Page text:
Dani Shapiro

Inheritance

“If my father wasn’t my father, who was my father? If my father wasn’t my father, who was I?”

Today, I saw myself in my daughter’s face, in her cheek’s up-sweep.1 I long to see myself in her. Is that narcissistic?

Alignment of our intrinsic sense of who we are with the genetic material from which we are formed is not something we frequently consider.

Until we must. When a genetic test proved beyond doubt that writer Dani Shapiro (born April 10, 1962) was not related to the father who raised her, she undergoes a disintegration of identity, an investigation of truth, and a reconstruction of self.

I woke up one morning and life was as I had always known it to be. There were certain things I thought I could count on. I looked at my hand, for example, and I knew it was my hand. My foot was my foot. My face, my face. My history, my history. After all, it’s impossible to know the future, but we can be reasonably sure about the past. By the time I went to bed that night, my entire history—the life I had lived—had crumbled beneath me, like the buried ruins of an ancient forgotten city.

In Inheritance, Shapiro demands to know “If my father was not my father, who was he? If my father was not my father, who was I?”2

Unable to ask either of her deceased parents the truth, Shapiro traces records at a fertility clinic, interviews family and community members, and ultimately finds her biological father and relatives.3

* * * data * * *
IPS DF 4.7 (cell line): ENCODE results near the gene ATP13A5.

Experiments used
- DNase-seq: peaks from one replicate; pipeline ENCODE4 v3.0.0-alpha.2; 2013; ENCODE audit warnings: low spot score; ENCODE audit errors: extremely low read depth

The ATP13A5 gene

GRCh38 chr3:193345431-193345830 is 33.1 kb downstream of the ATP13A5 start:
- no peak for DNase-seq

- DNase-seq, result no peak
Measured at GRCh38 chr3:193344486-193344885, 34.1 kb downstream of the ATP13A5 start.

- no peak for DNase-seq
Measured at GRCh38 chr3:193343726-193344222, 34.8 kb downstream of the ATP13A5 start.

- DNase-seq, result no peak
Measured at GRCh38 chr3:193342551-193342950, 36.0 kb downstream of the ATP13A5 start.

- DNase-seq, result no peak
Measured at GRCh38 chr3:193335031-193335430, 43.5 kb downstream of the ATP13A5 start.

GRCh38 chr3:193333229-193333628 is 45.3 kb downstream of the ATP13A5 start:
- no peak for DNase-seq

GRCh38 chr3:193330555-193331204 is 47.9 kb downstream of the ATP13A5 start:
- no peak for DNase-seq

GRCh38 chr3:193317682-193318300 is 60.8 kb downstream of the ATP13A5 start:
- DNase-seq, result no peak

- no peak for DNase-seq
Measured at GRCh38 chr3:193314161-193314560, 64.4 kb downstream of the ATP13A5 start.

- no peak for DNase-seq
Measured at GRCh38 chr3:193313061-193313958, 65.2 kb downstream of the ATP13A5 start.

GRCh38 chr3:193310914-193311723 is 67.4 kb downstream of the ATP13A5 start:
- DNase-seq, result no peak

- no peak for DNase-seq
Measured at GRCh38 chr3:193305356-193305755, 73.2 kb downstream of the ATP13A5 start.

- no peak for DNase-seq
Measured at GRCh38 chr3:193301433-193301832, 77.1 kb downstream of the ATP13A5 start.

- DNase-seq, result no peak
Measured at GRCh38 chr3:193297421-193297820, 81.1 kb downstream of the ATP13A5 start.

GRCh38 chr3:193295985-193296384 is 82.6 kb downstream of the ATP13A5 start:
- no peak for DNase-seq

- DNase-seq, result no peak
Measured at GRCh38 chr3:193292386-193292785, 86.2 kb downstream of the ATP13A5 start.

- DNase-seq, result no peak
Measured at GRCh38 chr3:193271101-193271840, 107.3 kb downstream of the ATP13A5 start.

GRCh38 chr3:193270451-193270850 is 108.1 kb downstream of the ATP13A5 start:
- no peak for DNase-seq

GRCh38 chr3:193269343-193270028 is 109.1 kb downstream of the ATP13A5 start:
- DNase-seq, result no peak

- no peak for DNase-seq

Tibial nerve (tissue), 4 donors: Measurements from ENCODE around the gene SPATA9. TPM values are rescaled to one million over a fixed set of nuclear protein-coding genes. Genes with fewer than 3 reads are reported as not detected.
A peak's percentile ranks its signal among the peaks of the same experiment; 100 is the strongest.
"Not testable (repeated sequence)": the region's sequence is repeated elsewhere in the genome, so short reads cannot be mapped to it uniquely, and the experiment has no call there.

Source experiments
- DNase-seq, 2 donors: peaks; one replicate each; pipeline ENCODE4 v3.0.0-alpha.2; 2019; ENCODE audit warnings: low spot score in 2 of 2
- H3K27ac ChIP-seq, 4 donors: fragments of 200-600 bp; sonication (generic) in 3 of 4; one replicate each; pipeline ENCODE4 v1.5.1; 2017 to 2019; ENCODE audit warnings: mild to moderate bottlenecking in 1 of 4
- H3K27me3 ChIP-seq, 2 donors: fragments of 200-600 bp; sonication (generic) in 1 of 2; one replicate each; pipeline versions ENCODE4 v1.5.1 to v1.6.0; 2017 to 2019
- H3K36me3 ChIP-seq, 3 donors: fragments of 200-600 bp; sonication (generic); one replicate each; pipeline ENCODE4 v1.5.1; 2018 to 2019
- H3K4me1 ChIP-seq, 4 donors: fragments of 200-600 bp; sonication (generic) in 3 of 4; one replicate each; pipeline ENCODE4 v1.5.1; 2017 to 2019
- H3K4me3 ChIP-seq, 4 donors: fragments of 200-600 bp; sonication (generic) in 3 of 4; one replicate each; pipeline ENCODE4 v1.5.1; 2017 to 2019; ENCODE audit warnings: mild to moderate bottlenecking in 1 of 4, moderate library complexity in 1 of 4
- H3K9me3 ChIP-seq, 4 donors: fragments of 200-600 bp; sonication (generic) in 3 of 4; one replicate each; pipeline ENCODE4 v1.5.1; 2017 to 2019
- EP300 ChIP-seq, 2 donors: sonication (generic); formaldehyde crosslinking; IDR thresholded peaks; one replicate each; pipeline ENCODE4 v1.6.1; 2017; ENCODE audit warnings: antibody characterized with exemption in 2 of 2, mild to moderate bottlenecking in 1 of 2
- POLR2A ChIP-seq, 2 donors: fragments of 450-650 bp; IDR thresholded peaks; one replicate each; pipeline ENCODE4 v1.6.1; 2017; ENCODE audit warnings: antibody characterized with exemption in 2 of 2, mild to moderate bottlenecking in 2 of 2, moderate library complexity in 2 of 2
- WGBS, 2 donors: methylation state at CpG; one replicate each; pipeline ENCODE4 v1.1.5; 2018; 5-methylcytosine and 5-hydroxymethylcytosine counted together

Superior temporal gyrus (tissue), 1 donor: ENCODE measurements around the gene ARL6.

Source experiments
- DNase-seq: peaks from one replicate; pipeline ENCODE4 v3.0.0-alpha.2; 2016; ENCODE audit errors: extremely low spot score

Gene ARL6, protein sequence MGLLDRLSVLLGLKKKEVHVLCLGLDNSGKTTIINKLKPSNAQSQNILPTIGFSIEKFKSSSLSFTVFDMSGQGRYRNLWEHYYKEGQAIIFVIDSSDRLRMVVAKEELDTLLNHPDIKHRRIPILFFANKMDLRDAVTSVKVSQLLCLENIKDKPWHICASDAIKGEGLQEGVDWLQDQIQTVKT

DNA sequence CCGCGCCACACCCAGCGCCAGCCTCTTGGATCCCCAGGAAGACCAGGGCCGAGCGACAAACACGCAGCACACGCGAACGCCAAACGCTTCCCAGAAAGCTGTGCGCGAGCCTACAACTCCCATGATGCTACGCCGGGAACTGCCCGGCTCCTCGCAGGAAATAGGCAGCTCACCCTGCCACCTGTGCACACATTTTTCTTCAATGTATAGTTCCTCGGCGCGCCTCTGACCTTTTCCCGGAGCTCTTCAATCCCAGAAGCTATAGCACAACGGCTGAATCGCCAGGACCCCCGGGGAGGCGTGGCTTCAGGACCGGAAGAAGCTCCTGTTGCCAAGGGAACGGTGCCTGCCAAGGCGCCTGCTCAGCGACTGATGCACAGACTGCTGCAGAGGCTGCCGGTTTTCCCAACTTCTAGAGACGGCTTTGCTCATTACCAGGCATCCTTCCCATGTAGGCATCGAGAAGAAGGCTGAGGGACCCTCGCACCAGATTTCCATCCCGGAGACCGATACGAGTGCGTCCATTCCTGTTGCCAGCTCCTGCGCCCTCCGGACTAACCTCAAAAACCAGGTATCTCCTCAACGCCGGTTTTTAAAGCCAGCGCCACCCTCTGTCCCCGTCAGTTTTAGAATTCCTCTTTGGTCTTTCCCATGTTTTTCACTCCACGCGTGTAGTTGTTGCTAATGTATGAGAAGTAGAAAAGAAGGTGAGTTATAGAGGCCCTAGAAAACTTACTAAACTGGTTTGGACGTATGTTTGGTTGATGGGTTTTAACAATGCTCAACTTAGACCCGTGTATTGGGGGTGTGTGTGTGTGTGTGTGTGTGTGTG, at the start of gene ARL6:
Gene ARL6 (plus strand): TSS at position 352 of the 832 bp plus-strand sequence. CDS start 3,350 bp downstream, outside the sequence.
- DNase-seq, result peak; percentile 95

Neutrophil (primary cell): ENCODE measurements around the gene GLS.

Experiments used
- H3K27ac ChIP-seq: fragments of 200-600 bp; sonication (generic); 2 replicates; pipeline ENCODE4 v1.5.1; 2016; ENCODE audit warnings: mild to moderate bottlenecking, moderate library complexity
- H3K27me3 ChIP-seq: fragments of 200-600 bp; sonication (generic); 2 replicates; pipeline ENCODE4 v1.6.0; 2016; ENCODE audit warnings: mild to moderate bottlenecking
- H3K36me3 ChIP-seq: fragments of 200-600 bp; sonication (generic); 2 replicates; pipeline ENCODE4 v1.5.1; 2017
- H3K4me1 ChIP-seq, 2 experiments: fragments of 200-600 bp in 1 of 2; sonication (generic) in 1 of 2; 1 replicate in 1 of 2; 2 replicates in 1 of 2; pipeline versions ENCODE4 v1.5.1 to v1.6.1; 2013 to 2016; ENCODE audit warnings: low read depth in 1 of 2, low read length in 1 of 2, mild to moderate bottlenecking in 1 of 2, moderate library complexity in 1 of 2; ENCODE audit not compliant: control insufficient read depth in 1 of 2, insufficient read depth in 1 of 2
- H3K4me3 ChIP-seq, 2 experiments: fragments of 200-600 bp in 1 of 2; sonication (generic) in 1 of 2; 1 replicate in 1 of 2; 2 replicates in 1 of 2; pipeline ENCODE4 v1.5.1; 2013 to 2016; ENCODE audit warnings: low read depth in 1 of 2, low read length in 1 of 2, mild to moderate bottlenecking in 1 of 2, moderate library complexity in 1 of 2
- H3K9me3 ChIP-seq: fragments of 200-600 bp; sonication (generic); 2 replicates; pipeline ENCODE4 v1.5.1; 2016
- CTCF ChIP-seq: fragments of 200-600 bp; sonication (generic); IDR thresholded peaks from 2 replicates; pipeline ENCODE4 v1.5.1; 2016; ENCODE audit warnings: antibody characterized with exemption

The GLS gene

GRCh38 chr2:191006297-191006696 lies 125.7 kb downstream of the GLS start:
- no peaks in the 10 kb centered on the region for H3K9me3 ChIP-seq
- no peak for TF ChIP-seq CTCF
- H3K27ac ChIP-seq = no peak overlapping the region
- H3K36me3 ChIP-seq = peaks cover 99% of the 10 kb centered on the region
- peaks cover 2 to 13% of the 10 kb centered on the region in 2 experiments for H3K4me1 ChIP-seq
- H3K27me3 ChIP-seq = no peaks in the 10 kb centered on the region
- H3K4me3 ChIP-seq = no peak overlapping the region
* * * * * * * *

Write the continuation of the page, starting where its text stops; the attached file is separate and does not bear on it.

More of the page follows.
Throughout history, great philosophical minds have grappled with the nation of identity. What makes a person a person? What combination of memory, history, imagination, experience, subjectivity, genetic substances and that ineffable thing called a soul makes us who we are? Is who we are the same as who we believe ourselves to be?

After a lifetime of anchoring herself in the genetic makeup she imagined she had, Shapiro felt firmly connected to a Jewish heritage and tradition. She felt disconnected to this community once she learned her lineage was not her lineage.4

Footprints. Featured in "The Gifts of Inheritance."
My daughter’s footprints at birth. She has my high arches. Photograph by Ellen Vrana.

C.S. Lewis once wrote about the physical nature of grief. Shapiro’s physical self feels the repercussions of her mental confusion: “My mind and body seem to be disconnected.”

My body wasn’t the body I had believed it to be for fifty-four years. My face wasn’t my face. That’s what it felt like. If my body wasn’t my body and my face wasn’t my face, who was I? […] I had dinner with my best friend … I’ll stand in her living room, tears streaming down my face and ask: ‘Do you still see me as the same person?’

And yet, in the midst of tremendous uncertainty and upheaval, Shapiro finds profound empathy for her father. Did he know? Was he told? Was he lied to? What might he have felt if he did know?5 Is this empathy her way of connecting to someone from whom she felt abruptly severed?

The question that Shapiro barely asks, but inevitably answers, is: Why did it matter?